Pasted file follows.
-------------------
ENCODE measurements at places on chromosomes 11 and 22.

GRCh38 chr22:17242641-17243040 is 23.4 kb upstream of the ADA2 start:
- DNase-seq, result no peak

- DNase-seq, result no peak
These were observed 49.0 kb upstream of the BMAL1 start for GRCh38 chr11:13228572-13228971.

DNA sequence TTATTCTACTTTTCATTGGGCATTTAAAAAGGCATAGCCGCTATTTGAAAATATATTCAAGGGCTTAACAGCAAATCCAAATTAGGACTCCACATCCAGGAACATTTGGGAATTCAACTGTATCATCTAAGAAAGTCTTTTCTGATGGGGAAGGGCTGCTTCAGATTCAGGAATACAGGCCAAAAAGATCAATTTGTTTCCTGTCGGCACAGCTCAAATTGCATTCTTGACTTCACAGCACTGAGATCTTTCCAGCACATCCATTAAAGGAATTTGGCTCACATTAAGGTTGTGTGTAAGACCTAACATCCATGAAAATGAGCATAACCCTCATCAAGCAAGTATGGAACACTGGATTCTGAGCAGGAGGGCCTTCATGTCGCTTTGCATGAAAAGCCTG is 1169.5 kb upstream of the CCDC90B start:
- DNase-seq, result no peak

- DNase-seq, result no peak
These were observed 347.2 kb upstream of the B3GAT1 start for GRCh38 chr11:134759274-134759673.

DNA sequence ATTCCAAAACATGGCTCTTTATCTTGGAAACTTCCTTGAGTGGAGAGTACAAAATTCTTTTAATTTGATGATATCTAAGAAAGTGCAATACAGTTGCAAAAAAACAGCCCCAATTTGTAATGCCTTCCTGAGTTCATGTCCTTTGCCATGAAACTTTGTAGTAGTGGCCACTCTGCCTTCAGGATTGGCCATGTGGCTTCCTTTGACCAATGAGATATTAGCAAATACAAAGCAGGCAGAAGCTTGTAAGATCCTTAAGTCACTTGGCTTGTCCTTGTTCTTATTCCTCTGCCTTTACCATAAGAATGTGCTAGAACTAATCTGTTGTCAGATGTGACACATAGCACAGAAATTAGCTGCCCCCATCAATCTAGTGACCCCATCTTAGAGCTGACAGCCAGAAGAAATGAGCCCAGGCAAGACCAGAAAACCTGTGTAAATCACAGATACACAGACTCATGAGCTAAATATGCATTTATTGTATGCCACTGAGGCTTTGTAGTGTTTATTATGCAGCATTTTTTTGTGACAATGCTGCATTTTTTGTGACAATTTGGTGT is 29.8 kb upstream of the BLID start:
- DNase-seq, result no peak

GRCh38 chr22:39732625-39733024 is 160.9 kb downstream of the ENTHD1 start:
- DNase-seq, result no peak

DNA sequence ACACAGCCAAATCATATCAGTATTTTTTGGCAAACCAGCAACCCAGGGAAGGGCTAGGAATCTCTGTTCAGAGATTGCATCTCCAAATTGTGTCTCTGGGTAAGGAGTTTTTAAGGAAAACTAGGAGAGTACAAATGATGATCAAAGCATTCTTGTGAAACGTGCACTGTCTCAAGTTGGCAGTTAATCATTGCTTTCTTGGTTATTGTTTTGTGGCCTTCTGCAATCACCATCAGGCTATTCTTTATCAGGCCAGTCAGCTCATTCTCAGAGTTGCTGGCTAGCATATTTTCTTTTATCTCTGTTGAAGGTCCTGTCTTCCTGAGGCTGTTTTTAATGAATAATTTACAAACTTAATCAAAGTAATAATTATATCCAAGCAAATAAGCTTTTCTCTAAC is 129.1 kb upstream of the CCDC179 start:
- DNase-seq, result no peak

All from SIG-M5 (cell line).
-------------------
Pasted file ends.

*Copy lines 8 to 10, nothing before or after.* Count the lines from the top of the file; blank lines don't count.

- DNase-seq, result no peak
These were observed 347.2 kb upstream of the B3GAT1 start for GRCh38 chr11:134759274-134759673.

DNA sequence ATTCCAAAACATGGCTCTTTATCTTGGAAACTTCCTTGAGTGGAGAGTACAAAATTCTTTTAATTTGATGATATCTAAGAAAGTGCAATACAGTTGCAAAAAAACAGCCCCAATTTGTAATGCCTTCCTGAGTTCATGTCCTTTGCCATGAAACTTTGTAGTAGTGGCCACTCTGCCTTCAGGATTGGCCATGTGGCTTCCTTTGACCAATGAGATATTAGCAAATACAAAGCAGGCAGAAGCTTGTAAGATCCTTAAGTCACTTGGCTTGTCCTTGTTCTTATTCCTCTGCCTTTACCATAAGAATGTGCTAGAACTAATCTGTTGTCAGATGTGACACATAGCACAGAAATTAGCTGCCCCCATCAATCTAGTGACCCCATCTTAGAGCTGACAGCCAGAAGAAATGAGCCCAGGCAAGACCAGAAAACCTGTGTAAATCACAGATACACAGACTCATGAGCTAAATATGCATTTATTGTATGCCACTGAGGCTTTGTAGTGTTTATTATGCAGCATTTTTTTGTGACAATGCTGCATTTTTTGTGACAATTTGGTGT is 29.8 kb upstream of the BLID start: